Rolls: Conspirators 2; Police 8.
Now the General enters the stage, already cursing his dice. For one point his heavy maintenance droid reaches the north door and smashes through it. Unfortunately with only one more point to spend, his group barely leaves the building where they’d been hiding. It will take them another two moves to cross the road and reach the now demolished north gate. The Admiral and Cardinal can huddle ineffectively in cover. There are no command points left to allow them to move or rally their forces. The police out in the square hold their line. In the compound the Dignity Battalion put down covering fire on the door.
Rolls: Conspirators 2; Police 2.
The General’s group gets to the North door and waits in cover. The Admiral and Cardinal, still with no points, continue to huddle ineffectively unable to move or rally. The Police and Dignity Battalion maintain their covering fire.
Rolls: Conspirators 2; Police 8.
Whilst he would have liked more points to play with, the General knows he has to strike now before the police come back to reinforce the compound. With one point he moves the heavy maintenance droid forward towards the barricade to provide cover for his assault. With his other point he pushes his gunmen through the shattered gate.
The Dignity Battalion are laying down covering fire so fire first. They roll a d12, but only get a three. The attackers aren’t wearing armour so the difference between armour and weapon is 3.
So there has been some sort of hit. Three squads firing at 3 is 9, but they’re firing at four squads, which divides the total by 4, and drops nine to just over 2. Because of the cover this final difference is halved to just over 1.
The General’s force has a reaction code of 2, 2,2,1,2,1,2,2 14pts.
At the moment the 14pts is important. On the casualty table they have fewer than 15 points so with a final difference of 1, the Dignity Battalion must roll a 1 or 2 to take out a base. They roll a 1. The attackers are down to three bases.
The attackers have to react, surprised with casualties on the ‘2’ table. The General’s dice rolling is as bad as that of his colleagues, he gets a 1 which is a ‘g’ result: “Group falls back to nearest cover in as direct a line as possible, avoiding impassable terrain. Once there they take one move without moving or firing to regroup.” The attackers fall back through the door and then across the street for cover.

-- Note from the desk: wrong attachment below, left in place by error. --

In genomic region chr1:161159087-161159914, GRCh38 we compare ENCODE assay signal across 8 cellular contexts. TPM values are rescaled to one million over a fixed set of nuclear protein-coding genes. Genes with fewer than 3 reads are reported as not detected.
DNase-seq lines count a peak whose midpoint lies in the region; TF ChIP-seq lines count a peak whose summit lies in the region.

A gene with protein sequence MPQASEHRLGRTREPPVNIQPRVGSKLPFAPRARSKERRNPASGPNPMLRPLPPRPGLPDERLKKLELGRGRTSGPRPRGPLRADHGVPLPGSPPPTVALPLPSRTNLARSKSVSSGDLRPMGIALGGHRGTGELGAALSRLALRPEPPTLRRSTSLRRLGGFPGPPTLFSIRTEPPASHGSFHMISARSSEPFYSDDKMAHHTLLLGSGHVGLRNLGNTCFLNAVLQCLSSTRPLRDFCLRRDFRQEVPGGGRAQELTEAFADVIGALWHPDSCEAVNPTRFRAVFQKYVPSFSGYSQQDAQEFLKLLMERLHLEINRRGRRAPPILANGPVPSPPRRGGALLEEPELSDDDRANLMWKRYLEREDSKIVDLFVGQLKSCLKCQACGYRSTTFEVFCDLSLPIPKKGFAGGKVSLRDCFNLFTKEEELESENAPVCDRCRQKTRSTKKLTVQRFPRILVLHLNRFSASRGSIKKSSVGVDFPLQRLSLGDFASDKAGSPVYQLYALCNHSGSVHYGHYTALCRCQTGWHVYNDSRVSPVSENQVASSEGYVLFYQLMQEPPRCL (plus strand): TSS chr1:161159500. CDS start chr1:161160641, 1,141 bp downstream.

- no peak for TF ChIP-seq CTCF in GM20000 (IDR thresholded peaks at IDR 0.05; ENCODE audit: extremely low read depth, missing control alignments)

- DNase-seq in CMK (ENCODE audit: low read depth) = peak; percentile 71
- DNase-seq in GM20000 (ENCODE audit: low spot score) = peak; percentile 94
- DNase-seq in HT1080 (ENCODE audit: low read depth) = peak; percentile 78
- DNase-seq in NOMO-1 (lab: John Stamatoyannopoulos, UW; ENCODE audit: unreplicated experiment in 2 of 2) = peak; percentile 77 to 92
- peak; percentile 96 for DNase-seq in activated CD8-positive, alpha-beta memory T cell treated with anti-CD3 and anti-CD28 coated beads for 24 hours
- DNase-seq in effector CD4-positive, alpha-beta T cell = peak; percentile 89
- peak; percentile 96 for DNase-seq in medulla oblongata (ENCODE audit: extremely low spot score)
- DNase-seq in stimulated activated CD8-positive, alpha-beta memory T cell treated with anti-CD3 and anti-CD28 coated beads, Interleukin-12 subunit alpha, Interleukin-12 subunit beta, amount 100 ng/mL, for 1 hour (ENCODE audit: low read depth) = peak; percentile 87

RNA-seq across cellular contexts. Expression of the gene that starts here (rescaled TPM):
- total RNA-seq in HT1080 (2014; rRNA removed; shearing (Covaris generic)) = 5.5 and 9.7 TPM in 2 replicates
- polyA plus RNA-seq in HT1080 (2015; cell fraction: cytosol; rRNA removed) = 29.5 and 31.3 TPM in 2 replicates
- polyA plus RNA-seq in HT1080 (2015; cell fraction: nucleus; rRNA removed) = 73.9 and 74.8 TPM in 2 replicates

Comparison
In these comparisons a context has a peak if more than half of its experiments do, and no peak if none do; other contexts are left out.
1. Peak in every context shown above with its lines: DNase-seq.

In the police turn, a sergeant from the Dignity Battalion switches the maintenance droid off. The others take up firing positions along the North Wall.
The Admiral’s roistering rioters fade back into The Stews where tales of their adventures, exaggerated for dramatic effect, are told repeatedly throughout the night. The Cardinal’s force quietly fades into respectable anonymity. The General has a more serious problem: there are dead and wounded sprawled across the tiles of the Baile’s compound. At some point somebody is going to ask the survivors questions and the General has no doubt that they’ll get answers. Before order can be restored, the General and a convoy of battered vehicles drive carefully over the ford to the north of town and disappear into the distance.
COULD THE GENERAL HAVE WON?
It was unlikely that the Admiral’s forces would break the police lines, but the General could have hoped for them to put up a better show. Had the police experienced genuine problems the Dignity Battalion might have been forced to split its attention between North and South doors.
Failing that, whilst the use of a maintenance droid was a good way to break down a door (nobody is going to stop a maintenance droid just going about its business) it didn’t provide much cover and didn’t have any impact on the defenders.
Crashing through the door in an armoured truck, all guns blazing, has a lot to recommend it, but for the fact that with the drones in the air, the truck would have been spotted before it got anywhere close to the door.
An improvised mortar, a drone loaded with explosives, or a blasting charge attached to the droid, might have been able to keep the defender's heads down and give the attackers time to get in through the door. There again, you get what you get, not what you want.